Inov-8 Race Elite 260 Thermoshell review

So for the last three months I’ve been trialling the Inov-8 Race Elite 260 Thermoshell, a reversible pullover jacket designed for keeping you warm when out running on a frigid hillside.

Aside from being a good option for chilly trail runs I could instantly see its potential as a mid-layer to combine with an outer shell for any other winter outing. To date it’s been on a variety of runs in cold, freezing, damp and drizzly, windy, ridiculously windy, calm and crisp and most combinations in between. It’s also been hiked up a couple of mountains in the Lake District at -1°C with just a base layer and waterproof shell for company, and so far I have been very impressed with its performance.

thermoshell-front

For starters its super light and remarkably warm for its weight, and given its close to the body athletic fit, it’s great for animated activities like running and climbing. I found that the elasticated hem and wrists helped to keep the jacket from jumping around when I was running, which probably also helps to keep you warmer.

Inov-8-race-elite-260-thermoshellMy size medium weighs in at an insignificant 260g that in reality feels nearly weightless when wearing out on a run. When packed into its stuffsac it compresses down to about the size of a bag of sugar, which I found great for stowing in my rucksack when I took it out on hikes. If you are going to take it out on a hike and wear it underneath another layer, you’ll find that the silky Pertex® shell material makes it glide over other materials making it very easy and quick to get on and off. A very handy feature in my humble opinion.

The Thermoshell only has one chest pocket where you can keep the stuffsac and perhaps a phone or keys, so if you end up standing around for any length of time you’ll be at a loss for somewhere to put your hands. As a compromise Inov8 have added thumb loops to bring the jacket down further over your hands. All in all this is probably the best solution for a jacket of this type as ultimately you want it to be as light as possible and that is what they’ve achieved.

thermoshell-sleves

If you’re going to take it out for a run in the dark there are reflective logos on the front and back when worn both ways out so you won’t have to worry about being completely stealth. All in all I think it also looks pretty snazzy, in both its quilted blue and Pertex® Quantum black configurations.

Thermoshell-pertex-quantum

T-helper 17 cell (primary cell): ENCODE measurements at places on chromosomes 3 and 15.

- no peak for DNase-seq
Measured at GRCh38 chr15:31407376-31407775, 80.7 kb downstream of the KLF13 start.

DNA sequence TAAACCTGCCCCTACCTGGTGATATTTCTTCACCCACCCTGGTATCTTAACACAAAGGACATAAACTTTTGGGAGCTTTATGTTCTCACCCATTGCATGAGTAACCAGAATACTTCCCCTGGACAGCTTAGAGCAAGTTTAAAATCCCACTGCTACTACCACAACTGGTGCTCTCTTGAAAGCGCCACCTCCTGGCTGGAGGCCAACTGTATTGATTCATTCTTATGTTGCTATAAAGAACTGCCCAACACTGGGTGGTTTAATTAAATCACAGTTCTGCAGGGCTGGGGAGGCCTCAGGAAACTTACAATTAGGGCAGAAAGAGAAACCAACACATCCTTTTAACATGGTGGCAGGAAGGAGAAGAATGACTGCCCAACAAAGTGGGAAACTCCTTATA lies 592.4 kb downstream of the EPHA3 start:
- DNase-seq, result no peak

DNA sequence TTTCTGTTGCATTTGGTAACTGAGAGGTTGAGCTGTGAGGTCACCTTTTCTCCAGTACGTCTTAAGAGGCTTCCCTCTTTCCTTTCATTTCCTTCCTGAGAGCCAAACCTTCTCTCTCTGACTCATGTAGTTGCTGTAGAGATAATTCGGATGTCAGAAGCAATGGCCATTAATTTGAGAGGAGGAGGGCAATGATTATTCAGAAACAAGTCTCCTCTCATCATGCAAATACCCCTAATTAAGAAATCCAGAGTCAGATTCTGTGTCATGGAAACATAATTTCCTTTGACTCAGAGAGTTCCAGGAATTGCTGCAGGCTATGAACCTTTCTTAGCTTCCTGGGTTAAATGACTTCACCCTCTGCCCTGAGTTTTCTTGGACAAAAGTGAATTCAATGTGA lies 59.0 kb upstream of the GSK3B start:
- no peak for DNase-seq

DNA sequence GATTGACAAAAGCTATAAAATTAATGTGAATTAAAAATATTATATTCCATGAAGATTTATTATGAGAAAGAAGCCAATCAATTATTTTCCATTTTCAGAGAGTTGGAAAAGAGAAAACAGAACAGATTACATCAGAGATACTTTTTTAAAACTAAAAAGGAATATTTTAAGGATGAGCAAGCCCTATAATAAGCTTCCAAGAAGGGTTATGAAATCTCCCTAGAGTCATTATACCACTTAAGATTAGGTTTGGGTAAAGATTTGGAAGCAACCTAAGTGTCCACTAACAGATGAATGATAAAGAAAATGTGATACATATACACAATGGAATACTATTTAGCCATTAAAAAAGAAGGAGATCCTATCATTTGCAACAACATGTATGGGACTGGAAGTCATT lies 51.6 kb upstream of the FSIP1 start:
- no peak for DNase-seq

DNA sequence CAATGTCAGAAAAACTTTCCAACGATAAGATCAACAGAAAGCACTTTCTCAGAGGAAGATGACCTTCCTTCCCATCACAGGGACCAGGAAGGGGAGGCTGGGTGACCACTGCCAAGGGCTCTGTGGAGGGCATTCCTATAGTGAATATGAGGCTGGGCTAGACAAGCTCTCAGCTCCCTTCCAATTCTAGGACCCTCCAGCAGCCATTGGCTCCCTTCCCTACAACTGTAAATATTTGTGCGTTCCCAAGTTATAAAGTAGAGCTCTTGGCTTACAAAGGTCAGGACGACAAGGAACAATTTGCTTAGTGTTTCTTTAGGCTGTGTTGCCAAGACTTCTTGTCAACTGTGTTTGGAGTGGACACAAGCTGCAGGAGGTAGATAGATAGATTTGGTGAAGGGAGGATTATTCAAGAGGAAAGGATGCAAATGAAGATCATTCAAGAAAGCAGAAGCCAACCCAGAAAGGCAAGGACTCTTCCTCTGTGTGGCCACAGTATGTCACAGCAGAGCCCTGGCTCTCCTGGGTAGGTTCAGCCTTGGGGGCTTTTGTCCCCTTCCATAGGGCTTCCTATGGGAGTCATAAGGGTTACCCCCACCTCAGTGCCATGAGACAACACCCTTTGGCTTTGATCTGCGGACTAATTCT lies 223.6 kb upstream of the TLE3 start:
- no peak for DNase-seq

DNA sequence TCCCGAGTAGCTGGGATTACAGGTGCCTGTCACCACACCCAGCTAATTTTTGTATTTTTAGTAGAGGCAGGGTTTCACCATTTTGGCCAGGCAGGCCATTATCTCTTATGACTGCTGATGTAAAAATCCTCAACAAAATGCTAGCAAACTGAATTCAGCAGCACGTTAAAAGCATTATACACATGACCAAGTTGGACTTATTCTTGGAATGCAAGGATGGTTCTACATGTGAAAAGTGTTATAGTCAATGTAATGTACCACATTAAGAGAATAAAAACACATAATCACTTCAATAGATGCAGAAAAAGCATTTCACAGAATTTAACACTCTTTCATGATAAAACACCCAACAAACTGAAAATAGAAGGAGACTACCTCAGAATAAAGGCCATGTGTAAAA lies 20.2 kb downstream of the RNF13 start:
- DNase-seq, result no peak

Now to some nitty gritty…The Thermoshell’s main competitors come in the form of the OMM Rotor Smock and the Montane Fireball Smock, which in terms of materials are very similar indeed. They all use 40g/m2 insulation but in slightly different guises, the Thermoshell opting for Primaloft SPORT, the Rotor Smock using Primaloft ONE and the Fireball going for the earth friendly Primaloft ECO made from recycled plastic bottles. Essentially they all focus on providing warmth, water resistance, and compressibility though at slightly different performance levels. Primaloft ONE being the premium product with the SPORT and ECO following respectively.

primaloft-logo

With the shell fabric they’re once again all pretty much on a level playing field. As already stated, the Thermoshell is reversible and uses Pertex® Quantum as the best option for keeping the wind and rain out and warmth in. While not marketed as being waterproof I have found that when using it Pertex® side out that it does repel a very light shower quite well. Inov-8 also claim that when worn this way round, it delivers and extra 10% of warmth, which while I can’t  scientifically validate, does make sense in principle. Keep wind out, keep warmth in, simple.

Thermoshell-front

The Fireball also uses Pertex® Quantum for its outer shell, though OMM have opted to use PointZero fabric for the Rotor Smock. While I’m not completely sure I’m guessing by the lack of registered trademark symbol, this is a fabric of their own design and possibly cheaper, though it is lighter per/m2 and has a DWR finish for moisture protection. Make of it what you will but I’d guess both materials perform fairly similar.

The key difference for me that elevates the Thermoshell above the others is the versatility of the reversible function, coupled with the reversible neck zip for ventilation allowing you to stay dry yet keep the cold off your neck. I found it very useful being able to adjust the jacket for the type of run and weather conditions I was going out in.

So to sum up the Thermoshell in just one word it would have to be ‘versatile’! Never before have I had so much use out of one jacket in just a few short months of use. Aside from its functionality it is also very comfortable, feels well made and looks pretty smart to boot. It would certainly be a great addition to any runners wardrobe who’s keen on getting out, no matter how cold it is outside.